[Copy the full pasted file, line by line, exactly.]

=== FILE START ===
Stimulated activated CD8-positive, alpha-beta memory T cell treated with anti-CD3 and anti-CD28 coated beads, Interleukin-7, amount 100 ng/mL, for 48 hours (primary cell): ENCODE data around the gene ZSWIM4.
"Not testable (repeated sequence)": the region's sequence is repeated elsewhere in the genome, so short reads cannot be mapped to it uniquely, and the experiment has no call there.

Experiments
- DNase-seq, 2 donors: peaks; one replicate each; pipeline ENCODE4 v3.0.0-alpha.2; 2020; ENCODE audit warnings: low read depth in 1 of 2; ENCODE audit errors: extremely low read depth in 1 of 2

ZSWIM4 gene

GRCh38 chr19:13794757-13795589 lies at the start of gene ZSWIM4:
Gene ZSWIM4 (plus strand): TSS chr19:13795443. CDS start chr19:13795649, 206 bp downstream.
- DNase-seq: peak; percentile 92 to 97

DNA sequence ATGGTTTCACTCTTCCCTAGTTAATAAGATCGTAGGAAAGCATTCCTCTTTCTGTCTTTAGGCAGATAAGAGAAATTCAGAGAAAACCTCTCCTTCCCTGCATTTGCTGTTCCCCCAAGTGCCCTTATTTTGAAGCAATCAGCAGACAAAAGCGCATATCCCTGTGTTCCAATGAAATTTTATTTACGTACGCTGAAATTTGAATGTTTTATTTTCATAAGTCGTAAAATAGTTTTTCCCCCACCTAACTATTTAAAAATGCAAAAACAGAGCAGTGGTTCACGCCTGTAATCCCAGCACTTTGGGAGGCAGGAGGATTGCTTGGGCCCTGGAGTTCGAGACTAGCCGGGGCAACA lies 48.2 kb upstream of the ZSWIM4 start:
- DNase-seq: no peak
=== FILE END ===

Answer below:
Stimulated activated CD8-positive, alpha-beta memory T cell treated with anti-CD3 and anti-CD28 coated beads, Interleukin-7, amount 100 ng/mL, for 48 hours (primary cell): ENCODE data around the gene ZSWIM4.
"Not testable (repeated sequence)": the region's sequence is repeated elsewhere in the genome, so short reads cannot be mapped to it uniquely, and the experiment has no call there.

Experiments
- DNase-seq, 2 donors: peaks; one replicate each; pipeline ENCODE4 v3.0.0-alpha.2; 2020; ENCODE audit warnings: low read depth in 1 of 2; ENCODE audit errors: extremely low read depth in 1 of 2

ZSWIM4 gene

GRCh38 chr19:13794757-13795589 lies at the start of gene ZSWIM4:
Gene ZSWIM4 (plus strand): TSS chr19:13795443. CDS start chr19:13795649, 206 bp downstream.
- DNase-seq: peak; percentile 92 to 97

DNA sequence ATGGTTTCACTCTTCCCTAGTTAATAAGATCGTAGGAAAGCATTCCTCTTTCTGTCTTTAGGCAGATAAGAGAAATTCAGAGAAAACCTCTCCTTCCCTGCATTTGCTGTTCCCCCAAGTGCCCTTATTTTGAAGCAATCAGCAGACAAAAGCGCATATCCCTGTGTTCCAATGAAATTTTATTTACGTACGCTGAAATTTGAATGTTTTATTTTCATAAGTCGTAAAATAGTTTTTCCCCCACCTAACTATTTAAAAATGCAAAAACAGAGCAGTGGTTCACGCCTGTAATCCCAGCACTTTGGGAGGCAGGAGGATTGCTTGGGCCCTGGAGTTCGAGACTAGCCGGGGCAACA lies 48.2 kb upstream of the ZSWIM4 start:
- DNase-seq: no peak